> something done. Most of the things I've read have had tons of really
> neat things that you can do with functional abstractions, but it's all
> ... abstract. I would love to see something that is more
> about getting
> things done in a how-to sense, including IO. Much of the
> material I've
> seen tends to either relegate IO and related topics into a
> small section
> near the end (almost as if it were somehow tainted by not being able
> to be modelled as a mathematical function), or it goes into it talking
> about monads and combinators and things that make no sense to me.
> > While I agree that "A Practical Guide to Haskell" would
> indeed be a suitable
> > alternative for programmers from the procedural school of
> expression, I would
> > caution that such an introduction would probably not be
> suitable for all.
> This is very true. I think that there is plenty of material
> that would
> be helpful for an SMLer to learn Haskell, but not much for someone who
> was was only familiar with with C or who was only comfortable with FP
> to the extent of understanding lambdas, closures and
> functions as values,
> but none of the more esoteric areas of FP. I'm advocating something
> along the lines of the "Practical Guide" I mentioned or the "Nutshell"
> book below.
> > Perhaps, ideally, two separate tutorials (or perhaps a
> single tutorial with t
> > wo sections based on different viewpoints?) may be needed?
> The difficulty is
> > that the conceptual distance between the declarative and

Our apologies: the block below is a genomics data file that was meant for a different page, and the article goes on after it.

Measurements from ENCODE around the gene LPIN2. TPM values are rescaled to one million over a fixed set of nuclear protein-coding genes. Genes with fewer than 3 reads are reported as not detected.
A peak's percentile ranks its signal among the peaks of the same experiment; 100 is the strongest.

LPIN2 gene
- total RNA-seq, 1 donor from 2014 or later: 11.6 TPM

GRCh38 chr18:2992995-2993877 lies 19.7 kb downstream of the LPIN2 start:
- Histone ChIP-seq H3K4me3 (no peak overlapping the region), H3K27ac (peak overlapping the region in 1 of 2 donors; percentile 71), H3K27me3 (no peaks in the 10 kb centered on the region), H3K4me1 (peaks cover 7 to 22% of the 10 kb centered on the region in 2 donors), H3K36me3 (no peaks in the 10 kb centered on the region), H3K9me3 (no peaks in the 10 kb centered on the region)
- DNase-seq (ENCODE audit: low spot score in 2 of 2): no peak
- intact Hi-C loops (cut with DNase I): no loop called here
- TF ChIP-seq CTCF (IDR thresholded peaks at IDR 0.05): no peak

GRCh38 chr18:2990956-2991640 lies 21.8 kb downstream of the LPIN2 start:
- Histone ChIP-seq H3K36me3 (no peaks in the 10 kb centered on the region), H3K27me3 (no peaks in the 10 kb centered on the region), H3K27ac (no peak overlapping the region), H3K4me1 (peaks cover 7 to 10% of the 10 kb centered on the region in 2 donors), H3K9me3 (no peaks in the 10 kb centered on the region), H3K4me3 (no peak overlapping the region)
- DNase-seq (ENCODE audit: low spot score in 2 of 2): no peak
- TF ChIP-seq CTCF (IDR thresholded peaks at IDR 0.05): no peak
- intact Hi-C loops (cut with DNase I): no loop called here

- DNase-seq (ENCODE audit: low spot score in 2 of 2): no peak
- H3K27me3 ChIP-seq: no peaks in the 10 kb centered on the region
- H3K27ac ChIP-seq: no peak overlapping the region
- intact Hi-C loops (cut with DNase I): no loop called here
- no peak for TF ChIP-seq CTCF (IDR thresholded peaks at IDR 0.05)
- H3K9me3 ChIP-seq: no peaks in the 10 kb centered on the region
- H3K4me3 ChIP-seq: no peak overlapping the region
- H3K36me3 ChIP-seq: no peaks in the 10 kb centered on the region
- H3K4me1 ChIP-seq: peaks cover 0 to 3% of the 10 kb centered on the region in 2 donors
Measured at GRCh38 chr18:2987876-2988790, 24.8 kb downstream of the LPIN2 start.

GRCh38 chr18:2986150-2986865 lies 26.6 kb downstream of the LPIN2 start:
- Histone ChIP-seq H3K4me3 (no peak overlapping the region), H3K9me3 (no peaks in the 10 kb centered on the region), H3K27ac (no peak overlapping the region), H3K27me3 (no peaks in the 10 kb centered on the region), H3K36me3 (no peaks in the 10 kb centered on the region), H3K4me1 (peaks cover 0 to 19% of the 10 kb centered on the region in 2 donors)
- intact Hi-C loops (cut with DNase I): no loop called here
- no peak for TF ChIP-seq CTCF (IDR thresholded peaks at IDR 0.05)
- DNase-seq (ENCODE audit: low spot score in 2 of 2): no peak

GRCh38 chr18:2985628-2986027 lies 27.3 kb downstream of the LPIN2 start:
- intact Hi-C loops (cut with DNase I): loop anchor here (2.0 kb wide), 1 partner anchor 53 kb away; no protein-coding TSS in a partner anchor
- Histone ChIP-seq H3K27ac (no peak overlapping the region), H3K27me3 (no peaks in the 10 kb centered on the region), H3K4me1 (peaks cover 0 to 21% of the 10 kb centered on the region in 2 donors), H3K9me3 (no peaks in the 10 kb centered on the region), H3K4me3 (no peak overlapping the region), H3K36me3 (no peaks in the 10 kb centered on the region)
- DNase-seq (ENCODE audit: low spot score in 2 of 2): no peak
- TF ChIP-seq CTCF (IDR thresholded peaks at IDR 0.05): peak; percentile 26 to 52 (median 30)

> procedural schools
> > of thought seems too great to be bridged by a single
> viewpoint. It seems tha
> > t any introduction favoring either one would risk
> alienating the other.
> I agree that any single tutorial would be able to target both
> > Personally, I would really prefer "A Gentle Elementary
> Introduction to Haskel
> > l: Elements of the Haskell School of Expression with
> Practical Examples," bu
> > t some would no doubt choose "Haskell in a Nutshell: How
> to Write Practical
> > Programs in Haskell."
> I'm definitely the "Nutshell" type. If it were published, I'd buy
> it in a heartbeat. That's why it would be good to have both, everyone
> would have one that suited their needs.
> I'd like to say a couple things in closing, just so that people don't
> get the wrong idea. I like Haskell. Even if I never really write any
> programs in it, trying to learn it has given me a different way of
> thinking about programming as well as exposing me to some new ideas
> and generally broadening my horizons. My only problem is that I just
> can't seem to get things done with it. Please note that I am not
> saying here, nor did I say previously that it isn't possible to do
> things in Haskell. Obviously there are a number of people who can.
> I am simply saying that I am having trouble doing it. I would also
> like to mention that I really appreciate the helpful and informative
> tone on the list, especially on a topic that, even though not intended
> that way, could be considered critical of Haskell.
> Michael Zawrotny
> 411 Molecular Biophysics Building
> Florida State University | email: firstname.lastname@example.org
> Tallahassee, FL 32306-4380 | phone: (850) 644-0069